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Business users force Microsoft to back off Windows 10 PC kill plan

Support for Skylake kit extended until end of life for Windows 7 and 8.1

Microsoft has backed down on its plan to hustle owners of certain PCs to Windows 10 by crimping support options.

Redmond revealed the plan last January, when it decreed that PCs running 6th-generation Core i5 or Core i7 CPUs and Windows 7 would only get limited security and stability support until mid-2017. By March it backed off a little, extending support for another year and promising critical patches would flow until end of life.

On Thursday US time it gave up and extended full support until the operating systems' planned end of life.

Microsoft's explanation is that while “Enterprise customers are moving to Windows 10 faster than any version of Windows … we recognize that, in some instances, customers have a few systems that require longer deployment timeframes.”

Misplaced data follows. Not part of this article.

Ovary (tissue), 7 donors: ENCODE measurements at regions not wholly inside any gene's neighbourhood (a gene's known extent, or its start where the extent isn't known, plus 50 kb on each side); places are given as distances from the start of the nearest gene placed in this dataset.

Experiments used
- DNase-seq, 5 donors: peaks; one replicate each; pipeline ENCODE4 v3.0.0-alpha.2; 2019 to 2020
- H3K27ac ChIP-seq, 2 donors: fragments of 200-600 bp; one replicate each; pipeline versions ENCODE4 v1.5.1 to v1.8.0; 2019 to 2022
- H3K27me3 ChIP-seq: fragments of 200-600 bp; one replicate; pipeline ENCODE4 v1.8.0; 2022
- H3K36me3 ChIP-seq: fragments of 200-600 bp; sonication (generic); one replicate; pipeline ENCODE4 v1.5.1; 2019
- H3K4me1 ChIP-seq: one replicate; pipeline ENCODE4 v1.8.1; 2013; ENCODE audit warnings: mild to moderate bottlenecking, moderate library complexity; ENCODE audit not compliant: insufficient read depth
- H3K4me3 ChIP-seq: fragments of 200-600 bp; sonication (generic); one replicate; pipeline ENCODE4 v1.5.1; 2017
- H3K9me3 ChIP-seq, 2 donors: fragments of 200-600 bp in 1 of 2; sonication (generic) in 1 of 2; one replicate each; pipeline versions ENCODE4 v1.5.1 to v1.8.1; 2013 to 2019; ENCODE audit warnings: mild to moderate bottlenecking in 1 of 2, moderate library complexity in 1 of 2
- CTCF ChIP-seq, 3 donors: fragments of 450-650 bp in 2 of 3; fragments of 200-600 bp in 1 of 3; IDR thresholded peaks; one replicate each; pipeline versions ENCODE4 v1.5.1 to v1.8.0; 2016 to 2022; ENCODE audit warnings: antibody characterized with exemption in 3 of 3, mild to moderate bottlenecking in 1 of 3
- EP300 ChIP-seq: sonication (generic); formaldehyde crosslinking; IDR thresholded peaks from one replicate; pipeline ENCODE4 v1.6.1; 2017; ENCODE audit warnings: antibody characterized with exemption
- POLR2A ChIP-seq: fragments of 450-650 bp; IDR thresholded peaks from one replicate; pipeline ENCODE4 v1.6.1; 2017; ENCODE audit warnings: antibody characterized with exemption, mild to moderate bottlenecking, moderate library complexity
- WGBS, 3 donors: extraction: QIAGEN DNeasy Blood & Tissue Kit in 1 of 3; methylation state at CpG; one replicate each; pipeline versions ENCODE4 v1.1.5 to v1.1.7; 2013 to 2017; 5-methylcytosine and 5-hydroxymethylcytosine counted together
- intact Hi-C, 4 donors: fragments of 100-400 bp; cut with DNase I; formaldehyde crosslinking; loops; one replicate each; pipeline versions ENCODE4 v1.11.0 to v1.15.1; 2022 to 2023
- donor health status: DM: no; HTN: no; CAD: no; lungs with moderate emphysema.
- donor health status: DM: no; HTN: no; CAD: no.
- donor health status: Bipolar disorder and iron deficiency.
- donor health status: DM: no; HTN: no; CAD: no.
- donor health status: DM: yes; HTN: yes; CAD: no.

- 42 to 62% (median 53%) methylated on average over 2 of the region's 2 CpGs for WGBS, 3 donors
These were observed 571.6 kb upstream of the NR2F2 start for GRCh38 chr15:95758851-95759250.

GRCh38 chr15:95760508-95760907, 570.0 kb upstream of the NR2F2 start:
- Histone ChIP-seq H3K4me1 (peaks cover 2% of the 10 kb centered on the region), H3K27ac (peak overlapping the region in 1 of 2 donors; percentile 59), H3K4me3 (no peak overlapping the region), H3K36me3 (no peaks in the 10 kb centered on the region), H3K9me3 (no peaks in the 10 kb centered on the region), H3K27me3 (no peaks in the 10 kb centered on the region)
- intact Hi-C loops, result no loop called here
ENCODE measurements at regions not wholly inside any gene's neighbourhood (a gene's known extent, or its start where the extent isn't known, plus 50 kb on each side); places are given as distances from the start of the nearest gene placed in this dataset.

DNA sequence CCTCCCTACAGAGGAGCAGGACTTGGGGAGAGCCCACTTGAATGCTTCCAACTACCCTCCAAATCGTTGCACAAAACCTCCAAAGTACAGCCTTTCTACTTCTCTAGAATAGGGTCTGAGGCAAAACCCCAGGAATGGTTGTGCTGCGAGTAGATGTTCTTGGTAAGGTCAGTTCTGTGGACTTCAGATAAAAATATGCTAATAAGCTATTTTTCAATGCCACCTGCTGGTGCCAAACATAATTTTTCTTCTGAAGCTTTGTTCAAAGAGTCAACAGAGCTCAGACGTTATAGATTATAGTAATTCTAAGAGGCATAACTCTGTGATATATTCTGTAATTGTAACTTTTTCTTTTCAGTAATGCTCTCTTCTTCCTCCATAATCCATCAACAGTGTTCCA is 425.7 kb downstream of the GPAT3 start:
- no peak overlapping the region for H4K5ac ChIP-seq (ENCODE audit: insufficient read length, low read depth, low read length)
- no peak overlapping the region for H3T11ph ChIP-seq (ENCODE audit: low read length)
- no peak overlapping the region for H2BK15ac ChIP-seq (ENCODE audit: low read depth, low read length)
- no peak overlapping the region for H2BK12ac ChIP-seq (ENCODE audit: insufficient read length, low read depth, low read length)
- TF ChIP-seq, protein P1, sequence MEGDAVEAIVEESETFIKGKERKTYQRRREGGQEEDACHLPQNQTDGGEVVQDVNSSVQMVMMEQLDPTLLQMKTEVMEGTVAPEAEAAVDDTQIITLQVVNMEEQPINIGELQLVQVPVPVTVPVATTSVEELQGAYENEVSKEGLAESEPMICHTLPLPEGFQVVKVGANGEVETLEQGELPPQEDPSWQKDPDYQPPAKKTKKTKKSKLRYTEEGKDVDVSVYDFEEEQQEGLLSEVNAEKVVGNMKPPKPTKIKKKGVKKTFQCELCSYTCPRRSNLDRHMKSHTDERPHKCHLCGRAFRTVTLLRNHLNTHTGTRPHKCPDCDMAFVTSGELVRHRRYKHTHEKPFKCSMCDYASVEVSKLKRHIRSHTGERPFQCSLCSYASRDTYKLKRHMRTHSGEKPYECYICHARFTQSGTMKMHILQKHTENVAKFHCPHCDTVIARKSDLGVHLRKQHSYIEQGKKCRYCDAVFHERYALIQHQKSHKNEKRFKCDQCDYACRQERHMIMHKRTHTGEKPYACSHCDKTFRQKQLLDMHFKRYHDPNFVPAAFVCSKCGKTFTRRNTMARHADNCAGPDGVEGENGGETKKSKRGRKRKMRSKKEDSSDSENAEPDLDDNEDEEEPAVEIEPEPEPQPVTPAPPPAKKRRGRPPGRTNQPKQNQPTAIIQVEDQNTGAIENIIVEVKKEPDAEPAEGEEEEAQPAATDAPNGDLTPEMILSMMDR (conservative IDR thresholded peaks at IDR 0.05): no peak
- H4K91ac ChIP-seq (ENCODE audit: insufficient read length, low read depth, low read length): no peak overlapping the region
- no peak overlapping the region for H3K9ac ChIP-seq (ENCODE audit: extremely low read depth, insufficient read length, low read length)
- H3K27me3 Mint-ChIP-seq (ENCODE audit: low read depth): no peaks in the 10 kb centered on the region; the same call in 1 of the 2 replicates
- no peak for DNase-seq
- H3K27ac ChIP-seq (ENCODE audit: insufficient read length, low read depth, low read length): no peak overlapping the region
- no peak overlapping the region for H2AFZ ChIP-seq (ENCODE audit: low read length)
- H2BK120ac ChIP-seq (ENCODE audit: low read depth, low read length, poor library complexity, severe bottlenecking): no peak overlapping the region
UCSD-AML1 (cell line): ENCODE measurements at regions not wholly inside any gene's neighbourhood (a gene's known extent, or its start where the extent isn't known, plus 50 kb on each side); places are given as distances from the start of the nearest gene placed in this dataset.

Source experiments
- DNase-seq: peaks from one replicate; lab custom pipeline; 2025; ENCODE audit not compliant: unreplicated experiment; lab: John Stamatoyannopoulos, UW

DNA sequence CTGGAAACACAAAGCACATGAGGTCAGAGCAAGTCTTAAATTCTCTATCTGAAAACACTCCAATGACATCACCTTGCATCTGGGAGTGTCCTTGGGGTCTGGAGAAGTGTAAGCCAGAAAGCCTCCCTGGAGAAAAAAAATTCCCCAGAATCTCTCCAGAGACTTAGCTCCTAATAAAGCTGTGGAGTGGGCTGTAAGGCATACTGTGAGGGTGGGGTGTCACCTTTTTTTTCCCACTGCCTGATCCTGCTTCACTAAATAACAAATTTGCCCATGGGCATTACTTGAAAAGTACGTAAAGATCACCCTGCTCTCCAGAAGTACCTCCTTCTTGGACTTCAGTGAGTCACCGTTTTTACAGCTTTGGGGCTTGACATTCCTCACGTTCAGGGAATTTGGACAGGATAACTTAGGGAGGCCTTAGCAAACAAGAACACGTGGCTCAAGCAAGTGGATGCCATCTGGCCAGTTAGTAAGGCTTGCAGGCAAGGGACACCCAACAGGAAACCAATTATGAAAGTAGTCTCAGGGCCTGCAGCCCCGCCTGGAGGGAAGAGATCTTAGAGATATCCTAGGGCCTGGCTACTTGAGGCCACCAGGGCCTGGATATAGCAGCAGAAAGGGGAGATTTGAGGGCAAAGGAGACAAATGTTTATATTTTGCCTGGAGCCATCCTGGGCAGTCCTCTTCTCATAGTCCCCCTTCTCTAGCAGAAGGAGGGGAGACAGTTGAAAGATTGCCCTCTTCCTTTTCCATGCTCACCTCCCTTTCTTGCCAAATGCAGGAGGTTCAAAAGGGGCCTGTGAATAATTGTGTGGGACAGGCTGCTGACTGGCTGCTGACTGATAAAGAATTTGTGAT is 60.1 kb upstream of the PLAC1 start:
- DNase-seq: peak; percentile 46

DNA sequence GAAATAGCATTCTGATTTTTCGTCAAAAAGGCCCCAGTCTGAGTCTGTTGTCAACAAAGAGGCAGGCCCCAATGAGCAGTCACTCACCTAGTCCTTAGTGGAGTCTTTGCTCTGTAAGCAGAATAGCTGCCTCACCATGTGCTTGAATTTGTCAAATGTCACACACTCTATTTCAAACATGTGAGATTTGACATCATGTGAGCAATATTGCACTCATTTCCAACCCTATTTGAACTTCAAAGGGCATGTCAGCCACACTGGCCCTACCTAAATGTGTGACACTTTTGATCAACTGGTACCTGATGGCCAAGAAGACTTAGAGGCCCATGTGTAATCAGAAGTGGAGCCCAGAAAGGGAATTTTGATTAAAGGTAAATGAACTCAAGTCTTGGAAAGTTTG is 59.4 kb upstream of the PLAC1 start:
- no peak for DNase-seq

Microsoft “listened to this feedback” and changed its policy, which it says will mostly impact “our commercial customers who are currently managing deployments with Windows 7 and Windows 8.1.”

All of which sounds like a humiliating backdown after a goodly number of business users told Microsoft just where it can shove its shortened support offerings, because they'll buy PCs when it suits them and not when Microsoft forces them to do so.

Folks operating the PCs listed here can therefore keep running them with Windows 8.1 and 7 until they exit support, on January 1st, 2023 and January 14th 2020 respectively.

Microsoft's tried all manner of tactics to move users to Windows 10, with cynically ignoring UI conventions, thrusting full-screen pseudo-ads at users, and even sneaking upgrade reminders into security updates.

While the company trumpeting the OS' installation on 350 million machines as a triumph, it's also admitted that it will miss its target of a billion installs by 2018. Android, meanwhile, is finding its way onto over one billion devices a year.

Surely someone senior inside Microsoft will be principled enough to ask if all the ill-will its nagging efforts have generated are really worth it? ®

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